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Publication Detail
Focal to bilateral tonic-clonic seizures are associated with widespread network abnormality in temporal lobe epilepsy.
OBJECTIVE: Our objective was to identify whether the whole-brain structural network alterations in patients with temporal lobe epilepsy (TLE) and focal to bilateral tonic-clonic seizures (FBTCS) differ from alterations in patients without FBTCS. METHODS: We dichotomized a cohort of 83 drug-resistant patients with TLE into those with and without FBTCS and compared each group to 29 healthy controls. For each subject, we used diffusion-weighted magnetic resonance imaging to construct whole-brain structural networks. First, we measured the extent of alterations by performing FBTCS-negative (FBTCS-) versus control and FBTCS-positive (FBTCS+) versus control comparisons, thereby delineating altered subnetworks of the whole-brain structural network. Second, by standardizing each patient's networks using control networks, we measured the subject-specific abnormality at every brain region in the network, thereby quantifying the spatial localization and the amount of abnormality in every patient. RESULTS: Both FBTCS+ and FBTCS- patient groups had altered subnetworks with reduced fractional anisotropy and increased mean diffusivity compared to controls. The altered subnetwork in FBTCS+ patients was more widespread than in FBTCS- patients (441 connections altered at t > 3, p < .001 in FBTCS+ compared to 21 connections altered at t > 3, p = .01 in FBTCS-). Significantly greater abnormalities-aggregated over the entire brain network as well as assessed at the resolution of individual brain areas-were present in FBTCS+ patients (p < .001, d = .82, 95% confidence interval = .32-1.3). In contrast, the fewer abnormalities present in FBTCS- patients were mainly localized to the temporal and frontal areas. SIGNIFICANCE: The whole-brain structural network is altered to a greater and more widespread extent in patients with TLE and FBTCS. We suggest that these abnormal networks may serve as an underlying structural basis or consequence of the greater seizure spread observed in FBTCS.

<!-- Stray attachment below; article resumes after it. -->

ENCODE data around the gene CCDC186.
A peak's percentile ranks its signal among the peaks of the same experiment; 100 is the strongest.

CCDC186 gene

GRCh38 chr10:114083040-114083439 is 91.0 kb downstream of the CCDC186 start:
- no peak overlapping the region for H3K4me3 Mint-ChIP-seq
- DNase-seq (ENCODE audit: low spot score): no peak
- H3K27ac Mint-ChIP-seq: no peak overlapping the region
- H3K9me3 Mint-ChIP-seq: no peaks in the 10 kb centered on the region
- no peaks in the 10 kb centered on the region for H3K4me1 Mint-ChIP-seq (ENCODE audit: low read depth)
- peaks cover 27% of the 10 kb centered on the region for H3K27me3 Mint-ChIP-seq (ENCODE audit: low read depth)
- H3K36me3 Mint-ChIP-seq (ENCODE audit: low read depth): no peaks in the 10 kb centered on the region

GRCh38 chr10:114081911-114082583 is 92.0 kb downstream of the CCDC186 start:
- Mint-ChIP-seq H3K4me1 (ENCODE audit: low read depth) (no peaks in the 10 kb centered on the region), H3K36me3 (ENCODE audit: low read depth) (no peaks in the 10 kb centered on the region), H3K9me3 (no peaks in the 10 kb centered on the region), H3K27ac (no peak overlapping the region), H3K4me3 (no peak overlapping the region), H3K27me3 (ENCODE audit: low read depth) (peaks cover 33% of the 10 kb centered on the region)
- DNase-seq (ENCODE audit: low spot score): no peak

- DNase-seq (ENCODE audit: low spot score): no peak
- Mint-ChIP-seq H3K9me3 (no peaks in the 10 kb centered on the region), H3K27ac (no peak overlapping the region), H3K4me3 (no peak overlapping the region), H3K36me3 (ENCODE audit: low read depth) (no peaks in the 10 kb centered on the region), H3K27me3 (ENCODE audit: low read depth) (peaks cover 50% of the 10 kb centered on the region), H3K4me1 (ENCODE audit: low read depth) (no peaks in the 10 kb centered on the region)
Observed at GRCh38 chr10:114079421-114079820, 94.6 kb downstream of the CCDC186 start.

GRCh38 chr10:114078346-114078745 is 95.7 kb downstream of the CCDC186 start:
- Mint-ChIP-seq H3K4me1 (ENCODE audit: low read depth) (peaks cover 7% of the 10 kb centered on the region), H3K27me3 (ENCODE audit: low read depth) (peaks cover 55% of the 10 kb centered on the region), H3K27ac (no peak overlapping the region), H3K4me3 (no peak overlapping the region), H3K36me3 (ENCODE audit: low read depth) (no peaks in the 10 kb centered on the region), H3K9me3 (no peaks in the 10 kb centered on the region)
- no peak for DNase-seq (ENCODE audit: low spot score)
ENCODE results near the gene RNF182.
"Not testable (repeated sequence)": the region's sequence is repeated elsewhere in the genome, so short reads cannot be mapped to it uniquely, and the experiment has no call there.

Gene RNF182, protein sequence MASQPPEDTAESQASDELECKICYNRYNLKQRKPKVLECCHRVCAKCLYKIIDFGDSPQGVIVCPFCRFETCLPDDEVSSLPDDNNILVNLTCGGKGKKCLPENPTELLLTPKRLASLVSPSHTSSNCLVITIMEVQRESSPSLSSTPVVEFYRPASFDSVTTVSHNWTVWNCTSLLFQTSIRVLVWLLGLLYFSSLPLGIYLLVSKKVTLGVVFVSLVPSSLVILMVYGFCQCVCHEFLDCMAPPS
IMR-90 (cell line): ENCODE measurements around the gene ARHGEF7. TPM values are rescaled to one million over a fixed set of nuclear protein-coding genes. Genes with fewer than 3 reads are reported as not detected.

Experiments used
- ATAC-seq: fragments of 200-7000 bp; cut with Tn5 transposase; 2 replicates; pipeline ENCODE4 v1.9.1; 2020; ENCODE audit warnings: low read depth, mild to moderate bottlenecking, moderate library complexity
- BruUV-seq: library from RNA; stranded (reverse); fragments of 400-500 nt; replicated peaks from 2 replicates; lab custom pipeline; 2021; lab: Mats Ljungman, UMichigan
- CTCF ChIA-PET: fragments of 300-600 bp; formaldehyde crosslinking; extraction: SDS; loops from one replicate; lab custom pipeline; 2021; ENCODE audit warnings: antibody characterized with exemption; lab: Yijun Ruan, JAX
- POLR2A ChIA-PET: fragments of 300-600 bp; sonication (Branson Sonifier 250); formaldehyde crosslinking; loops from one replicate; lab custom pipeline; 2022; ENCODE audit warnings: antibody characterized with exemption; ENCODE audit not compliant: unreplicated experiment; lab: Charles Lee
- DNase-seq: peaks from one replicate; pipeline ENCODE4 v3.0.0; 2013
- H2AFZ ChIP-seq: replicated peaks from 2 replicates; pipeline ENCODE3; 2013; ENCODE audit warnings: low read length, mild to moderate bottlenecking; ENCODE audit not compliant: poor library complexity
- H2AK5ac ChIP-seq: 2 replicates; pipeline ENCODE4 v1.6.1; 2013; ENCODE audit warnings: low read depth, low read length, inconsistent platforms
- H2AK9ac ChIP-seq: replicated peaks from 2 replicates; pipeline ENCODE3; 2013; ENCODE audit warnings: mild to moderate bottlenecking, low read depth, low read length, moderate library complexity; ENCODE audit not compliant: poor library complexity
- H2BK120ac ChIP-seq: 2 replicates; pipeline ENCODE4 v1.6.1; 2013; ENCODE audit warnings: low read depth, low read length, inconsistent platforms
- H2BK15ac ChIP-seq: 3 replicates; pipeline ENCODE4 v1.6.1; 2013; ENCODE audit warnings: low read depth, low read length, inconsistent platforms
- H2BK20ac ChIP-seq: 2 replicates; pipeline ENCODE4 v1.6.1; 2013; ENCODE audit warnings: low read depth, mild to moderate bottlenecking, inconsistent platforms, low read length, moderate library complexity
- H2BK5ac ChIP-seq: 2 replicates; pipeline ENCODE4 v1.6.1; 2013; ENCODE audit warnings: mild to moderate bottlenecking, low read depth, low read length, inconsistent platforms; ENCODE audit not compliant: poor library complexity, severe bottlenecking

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Clinical & Experimental Epilepsy
Dept of Computer Science
UCL Queen Square Institute of Neurology
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